DBR (Drum Buffer Rope) Theory
Metaphoric example to understand the flow of a supply chain. A concept of increasing throughput by adjusting buffers by a rope and controlling speed by a drum.
Like members of a mountaineering team who climb a mountain on the rope, a drum and rope are used for an analogy of management tools when soldiers march or boy scouts hike.
This troop analogy was first applied to a production line by Ford Motor Co., Ltd. who connected production processes of an automobile assembly line by conveyer belts. Then, Mr. Taiichi Ohno of Toyota Motor Corporation introduced a rope called "KANBAN". Both of the concepts brought an innovation in company management and had a great impact on economic growth.
As in an example of boy scouts hiking, those who are bottlenecks are positioned at the beginning and a rope is used for subordinating (synchronizing) the speed of followers with that of the bottleneck persons. This enables preventing the march (work-in-process inventory) from expanding. In other words, to eliminate work-in-process inventory is to reduce costs. Also, in preventing the front ones of the bottleneck group who determine the marching speed of the entire team from slowing down, a rope plays an important role as a buffer to absorb the changes in the marching speed of the front ones of the bottleneck group. A drum plays a role of conveying the information about the speed of the slowest bottleneck persons to everyone in the group and cheering up the bottleneck persons to raise their speed up.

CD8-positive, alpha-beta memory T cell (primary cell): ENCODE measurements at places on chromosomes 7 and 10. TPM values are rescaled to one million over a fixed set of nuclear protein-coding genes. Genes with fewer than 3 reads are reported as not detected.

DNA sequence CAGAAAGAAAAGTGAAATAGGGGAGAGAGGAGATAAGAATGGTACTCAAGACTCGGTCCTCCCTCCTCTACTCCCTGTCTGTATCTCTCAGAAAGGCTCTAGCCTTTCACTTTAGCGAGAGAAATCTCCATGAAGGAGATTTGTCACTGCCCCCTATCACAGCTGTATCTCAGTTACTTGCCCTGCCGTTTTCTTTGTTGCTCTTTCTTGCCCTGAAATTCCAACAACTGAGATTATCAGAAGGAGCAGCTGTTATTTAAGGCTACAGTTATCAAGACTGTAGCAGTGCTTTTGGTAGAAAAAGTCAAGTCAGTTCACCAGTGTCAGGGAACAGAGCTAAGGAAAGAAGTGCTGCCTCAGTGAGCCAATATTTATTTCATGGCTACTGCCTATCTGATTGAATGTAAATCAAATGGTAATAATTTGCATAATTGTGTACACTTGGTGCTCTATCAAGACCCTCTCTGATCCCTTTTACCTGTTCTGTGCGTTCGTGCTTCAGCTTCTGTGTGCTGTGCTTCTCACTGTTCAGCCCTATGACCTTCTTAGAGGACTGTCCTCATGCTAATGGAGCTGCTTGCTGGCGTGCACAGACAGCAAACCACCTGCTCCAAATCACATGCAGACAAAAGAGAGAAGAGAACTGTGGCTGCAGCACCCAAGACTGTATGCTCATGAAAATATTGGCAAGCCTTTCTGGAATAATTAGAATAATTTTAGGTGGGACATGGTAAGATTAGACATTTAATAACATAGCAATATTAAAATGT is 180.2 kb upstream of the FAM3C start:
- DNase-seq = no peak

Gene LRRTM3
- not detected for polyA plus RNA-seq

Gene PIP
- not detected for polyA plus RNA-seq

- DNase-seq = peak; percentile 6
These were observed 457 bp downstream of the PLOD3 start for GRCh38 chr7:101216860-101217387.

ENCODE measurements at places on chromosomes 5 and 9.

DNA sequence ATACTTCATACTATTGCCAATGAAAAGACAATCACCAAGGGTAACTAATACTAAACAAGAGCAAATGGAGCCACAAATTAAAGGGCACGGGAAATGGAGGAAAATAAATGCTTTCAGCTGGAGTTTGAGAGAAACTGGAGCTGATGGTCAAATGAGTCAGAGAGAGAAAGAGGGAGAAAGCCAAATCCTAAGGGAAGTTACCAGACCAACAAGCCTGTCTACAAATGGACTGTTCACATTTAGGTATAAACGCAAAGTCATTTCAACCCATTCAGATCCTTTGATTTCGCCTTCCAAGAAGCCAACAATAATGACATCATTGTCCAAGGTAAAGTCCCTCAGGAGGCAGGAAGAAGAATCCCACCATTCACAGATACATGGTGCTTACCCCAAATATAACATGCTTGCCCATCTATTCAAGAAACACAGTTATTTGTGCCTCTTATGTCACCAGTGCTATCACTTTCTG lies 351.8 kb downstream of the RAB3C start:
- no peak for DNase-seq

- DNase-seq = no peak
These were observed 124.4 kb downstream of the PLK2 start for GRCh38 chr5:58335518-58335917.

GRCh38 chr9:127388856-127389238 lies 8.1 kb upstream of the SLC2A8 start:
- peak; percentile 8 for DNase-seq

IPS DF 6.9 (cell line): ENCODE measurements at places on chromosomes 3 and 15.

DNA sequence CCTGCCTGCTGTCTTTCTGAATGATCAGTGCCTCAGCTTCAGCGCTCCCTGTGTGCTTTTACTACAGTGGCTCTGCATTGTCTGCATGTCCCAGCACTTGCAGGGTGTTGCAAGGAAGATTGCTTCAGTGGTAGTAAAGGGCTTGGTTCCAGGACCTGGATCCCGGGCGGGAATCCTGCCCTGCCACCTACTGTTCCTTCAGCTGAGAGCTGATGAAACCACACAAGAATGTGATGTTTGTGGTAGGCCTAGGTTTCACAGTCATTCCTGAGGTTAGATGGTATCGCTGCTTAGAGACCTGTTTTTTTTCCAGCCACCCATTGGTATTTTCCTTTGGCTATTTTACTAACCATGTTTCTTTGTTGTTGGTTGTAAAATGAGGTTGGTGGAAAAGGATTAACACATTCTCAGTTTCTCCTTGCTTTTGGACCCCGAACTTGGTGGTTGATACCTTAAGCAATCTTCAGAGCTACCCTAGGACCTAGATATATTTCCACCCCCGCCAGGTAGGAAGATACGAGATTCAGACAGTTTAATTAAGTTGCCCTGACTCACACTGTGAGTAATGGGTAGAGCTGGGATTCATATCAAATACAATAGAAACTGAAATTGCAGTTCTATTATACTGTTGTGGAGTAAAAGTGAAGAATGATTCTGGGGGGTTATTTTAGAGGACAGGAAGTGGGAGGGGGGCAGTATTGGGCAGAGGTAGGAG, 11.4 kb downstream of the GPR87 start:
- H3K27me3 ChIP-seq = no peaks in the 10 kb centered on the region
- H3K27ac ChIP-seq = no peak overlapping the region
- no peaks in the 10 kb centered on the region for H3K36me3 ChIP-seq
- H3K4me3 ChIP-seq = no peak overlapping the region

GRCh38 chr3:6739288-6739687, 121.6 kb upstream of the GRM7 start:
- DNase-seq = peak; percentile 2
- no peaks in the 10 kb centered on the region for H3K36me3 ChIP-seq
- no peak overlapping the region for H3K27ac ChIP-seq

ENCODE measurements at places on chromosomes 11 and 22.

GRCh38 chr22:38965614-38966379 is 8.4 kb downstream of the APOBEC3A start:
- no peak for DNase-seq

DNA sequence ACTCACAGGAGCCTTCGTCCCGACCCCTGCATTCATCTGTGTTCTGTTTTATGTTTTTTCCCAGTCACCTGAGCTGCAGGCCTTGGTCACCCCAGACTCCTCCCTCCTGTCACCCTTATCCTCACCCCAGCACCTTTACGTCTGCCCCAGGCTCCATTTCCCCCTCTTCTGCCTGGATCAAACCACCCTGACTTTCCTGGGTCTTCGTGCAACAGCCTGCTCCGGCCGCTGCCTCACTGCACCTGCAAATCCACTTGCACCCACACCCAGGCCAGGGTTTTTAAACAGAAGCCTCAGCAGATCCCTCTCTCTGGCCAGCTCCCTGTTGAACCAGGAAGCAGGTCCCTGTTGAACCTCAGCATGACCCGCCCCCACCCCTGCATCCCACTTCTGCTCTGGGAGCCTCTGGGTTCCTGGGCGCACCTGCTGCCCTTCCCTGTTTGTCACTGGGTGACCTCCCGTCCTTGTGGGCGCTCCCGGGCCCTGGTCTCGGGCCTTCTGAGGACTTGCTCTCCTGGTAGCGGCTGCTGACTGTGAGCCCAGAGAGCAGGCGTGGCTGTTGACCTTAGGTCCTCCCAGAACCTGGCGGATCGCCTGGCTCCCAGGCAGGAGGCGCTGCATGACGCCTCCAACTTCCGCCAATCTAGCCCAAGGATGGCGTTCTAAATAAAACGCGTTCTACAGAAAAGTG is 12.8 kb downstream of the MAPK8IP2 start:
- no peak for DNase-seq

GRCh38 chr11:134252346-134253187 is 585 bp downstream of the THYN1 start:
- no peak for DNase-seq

When the rope is stretched out to the limit, it is necessary to impose a constraint on those who tied to the rope so that they will not be able to raise the speed any further. In some cases, work needs to suspend when the buffer reaches the limit. Similarly, the team may sometimes need to stop. If the drum is beaten at the speed of the first person of the team, an interval with the following persons will get wider and wider. In that case, the inventory level will increase and throughput will decrease. If the drum is beaten at the speed of the last person of the team, i.e. the team marches at the speed of the inventory, the inventory level will decrease and throughput will increase as the speed of demand increases. The pull-type system means to beat a drum at the speed of the last person, which corresponds to as demand-driven pull type supply chain management.
Taken with kind permission from the book:
"Understand Supply Chain Management through 100 words" by Zenjiro Imaoka.
Published by KOUGYOUCHOUSAKAI